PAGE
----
Lightning flashes as El Nino storm hits San Diego

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SAN DIEGO -- The second of two cold Pacific storms brought lighting, hail, heavy rain and rainbows stretching across San Diego County Monday.

A severe thunderstorm warning has been issued for the entire San Diego County coastline from Imperial Beach north to Oceanside and Fallbrook. The warning expired at 9:30 a.m.

The storm brought snow to the mountains, gusty winds to the mountains, valleys and deserts, damaging waves to the coastline and rain throughout San Diego County.

A National Weather Service winter storm warning for the mountains took effect at 8 a.m. Monday and will expire at 3 a.m. Tuesday. A wind advisory for the valleys, mountains and deserts will extend until 8 p.m. Monday. A high surf advisory for the coast was upgraded to a warning at noon, and a coastal flood advisory will run from 6 a.m. to noon Tuesday.


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“A cold Pacific storm from the northwest will move across Southern California today and into Baja tonight,'' according to the weather service. “Numerous snow showers will develop today and continue into early evening, decreasing tonight into early Tuesday. There is also a slight chance of thunderstorms.''

The snow level is expected to drop from around 5,500 feet this morning to about 4,000 feet Monday night. Gusty west to northwest winds of 20 to 30 miles per hour with gusts to 50 mph may blow snow across roadways in the mountains, causing visibility to drop to near zero.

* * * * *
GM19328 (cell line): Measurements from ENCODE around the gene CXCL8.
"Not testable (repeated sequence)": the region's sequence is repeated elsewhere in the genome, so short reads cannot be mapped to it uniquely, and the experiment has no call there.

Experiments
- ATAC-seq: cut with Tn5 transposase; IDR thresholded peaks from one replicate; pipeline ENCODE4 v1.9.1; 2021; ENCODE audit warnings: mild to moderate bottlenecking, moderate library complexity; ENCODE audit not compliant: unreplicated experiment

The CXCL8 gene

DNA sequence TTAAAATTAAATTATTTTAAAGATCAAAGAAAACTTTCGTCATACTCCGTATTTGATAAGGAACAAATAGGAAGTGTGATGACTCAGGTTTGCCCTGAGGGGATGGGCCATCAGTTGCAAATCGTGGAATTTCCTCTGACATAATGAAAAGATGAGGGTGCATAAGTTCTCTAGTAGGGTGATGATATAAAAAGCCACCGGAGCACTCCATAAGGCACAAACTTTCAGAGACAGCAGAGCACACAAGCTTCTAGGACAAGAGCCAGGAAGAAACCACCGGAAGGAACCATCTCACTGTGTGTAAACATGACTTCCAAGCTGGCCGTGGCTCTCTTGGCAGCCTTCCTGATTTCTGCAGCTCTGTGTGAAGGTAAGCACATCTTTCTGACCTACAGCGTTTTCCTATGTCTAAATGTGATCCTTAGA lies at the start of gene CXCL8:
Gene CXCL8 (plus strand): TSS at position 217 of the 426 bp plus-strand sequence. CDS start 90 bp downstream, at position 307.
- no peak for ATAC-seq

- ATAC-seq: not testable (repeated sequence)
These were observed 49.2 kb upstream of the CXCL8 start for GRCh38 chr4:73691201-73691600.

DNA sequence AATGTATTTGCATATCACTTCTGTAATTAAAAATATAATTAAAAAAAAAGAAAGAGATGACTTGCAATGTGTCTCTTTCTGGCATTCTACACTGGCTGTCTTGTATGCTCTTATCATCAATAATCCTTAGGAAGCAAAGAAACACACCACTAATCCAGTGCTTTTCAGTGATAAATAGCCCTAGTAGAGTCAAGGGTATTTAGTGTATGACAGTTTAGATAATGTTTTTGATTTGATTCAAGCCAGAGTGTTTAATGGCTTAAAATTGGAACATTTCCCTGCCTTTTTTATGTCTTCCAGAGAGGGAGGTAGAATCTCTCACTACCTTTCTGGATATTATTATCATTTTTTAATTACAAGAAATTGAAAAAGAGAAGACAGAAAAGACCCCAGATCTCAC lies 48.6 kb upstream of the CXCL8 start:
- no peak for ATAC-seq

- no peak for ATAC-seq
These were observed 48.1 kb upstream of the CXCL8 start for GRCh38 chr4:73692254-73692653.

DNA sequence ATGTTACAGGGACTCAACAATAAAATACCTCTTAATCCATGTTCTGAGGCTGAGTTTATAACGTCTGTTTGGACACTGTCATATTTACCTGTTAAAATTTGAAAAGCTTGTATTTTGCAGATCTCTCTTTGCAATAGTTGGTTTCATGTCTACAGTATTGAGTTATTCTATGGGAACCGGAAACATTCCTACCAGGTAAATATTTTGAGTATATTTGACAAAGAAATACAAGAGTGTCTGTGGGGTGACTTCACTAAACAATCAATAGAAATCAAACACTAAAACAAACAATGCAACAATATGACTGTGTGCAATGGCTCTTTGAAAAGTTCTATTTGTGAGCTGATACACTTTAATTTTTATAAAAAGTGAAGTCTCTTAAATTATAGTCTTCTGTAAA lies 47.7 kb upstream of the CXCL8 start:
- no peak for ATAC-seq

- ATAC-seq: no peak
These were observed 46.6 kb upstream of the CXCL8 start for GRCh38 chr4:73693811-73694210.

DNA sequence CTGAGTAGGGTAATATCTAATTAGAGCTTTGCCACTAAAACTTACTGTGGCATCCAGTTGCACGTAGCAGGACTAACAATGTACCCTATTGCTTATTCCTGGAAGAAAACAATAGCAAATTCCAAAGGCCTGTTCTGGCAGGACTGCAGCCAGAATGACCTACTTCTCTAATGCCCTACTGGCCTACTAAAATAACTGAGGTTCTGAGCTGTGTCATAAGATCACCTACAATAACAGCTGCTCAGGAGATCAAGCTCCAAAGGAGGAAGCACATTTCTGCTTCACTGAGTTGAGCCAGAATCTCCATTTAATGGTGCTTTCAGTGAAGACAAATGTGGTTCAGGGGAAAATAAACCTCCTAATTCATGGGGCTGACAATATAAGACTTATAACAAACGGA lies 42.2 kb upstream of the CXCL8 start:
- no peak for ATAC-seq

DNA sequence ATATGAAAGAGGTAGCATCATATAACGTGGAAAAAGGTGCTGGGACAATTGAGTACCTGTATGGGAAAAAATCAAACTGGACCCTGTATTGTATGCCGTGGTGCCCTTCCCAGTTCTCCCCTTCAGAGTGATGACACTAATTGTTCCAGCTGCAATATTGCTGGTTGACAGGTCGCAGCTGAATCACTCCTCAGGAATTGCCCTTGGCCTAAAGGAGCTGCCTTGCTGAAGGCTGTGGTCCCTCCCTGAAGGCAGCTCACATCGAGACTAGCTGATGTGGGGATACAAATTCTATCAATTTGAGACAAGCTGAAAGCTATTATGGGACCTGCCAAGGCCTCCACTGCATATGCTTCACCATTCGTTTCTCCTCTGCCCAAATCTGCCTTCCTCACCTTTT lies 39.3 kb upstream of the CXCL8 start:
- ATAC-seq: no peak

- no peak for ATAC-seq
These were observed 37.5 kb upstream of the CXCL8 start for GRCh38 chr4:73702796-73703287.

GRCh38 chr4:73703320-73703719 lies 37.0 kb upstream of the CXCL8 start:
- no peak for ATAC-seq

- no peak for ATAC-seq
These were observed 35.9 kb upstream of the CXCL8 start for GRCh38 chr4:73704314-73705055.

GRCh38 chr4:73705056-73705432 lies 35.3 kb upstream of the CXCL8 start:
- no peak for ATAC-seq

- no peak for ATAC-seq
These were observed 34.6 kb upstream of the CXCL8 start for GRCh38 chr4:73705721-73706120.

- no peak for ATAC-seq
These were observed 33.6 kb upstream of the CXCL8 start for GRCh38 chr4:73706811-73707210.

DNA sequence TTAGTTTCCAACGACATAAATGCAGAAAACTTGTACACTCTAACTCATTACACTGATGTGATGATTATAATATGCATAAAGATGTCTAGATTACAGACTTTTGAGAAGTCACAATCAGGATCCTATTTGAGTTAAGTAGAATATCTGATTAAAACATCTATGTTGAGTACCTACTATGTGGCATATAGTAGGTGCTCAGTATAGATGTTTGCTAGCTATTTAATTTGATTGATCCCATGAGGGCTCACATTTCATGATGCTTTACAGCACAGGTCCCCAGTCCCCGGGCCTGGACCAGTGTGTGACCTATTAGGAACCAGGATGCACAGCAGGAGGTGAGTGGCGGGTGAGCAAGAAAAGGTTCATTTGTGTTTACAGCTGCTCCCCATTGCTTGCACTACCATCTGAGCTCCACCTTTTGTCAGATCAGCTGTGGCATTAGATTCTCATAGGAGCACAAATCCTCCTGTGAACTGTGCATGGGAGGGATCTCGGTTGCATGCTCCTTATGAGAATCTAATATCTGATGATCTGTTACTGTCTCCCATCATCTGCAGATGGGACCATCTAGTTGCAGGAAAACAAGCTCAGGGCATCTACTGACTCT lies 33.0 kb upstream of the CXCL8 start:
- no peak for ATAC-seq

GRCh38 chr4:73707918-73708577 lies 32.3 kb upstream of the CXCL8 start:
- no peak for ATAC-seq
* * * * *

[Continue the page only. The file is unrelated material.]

Forecasters said 8 to 14 inches of snow could accumulate at altitudes of more than 5,500 feet, and up to 18 inches could fall in areas higher than 7,000 feet. A few inches will likely accumulate in locales as low as 4,500 feet. One to 1 1/2 inches of rain is also expected in some mountain areas, along with .40 to .75 of an inch of rain west of the mountains and a quarter to half an inch in the deserts.

Those who live in or are traveling through the mountains Monday were advised to carry tire chains, extra food and clothing.

High temperatures predicted to be around 10 to 15 degrees below average were also attributed to the storm. But forecasters said near normal temperatures would return Tuesday.

High temperatures Monday were predicted to be 56 to 61 degrees in the western valleys, 47 to 52 degrees near the foothills, 40 to 47 degrees in the mountains, 60 to 65 degrees in the deserts and around 59 degrees near the coast.

“Very large surf will hit the beaches today through Tuesday morning. The combination of this surf, gusty winds and projected high tides of over 6 feet will threaten coastal flooding, particularly around times of high tide this morning and Tuesday morning,'' according to the weather service. “The threat of damaging surf and coastal flooding will diminish Tuesday.''

Some piers may sustain damage and low-lying areas like beach parking lots, nearby roadways and walking paths will be at risk for flooding. The surf and strong rip currents will cause dangerous swimming conditions, and the waves be high enough to top jetties or sea walls.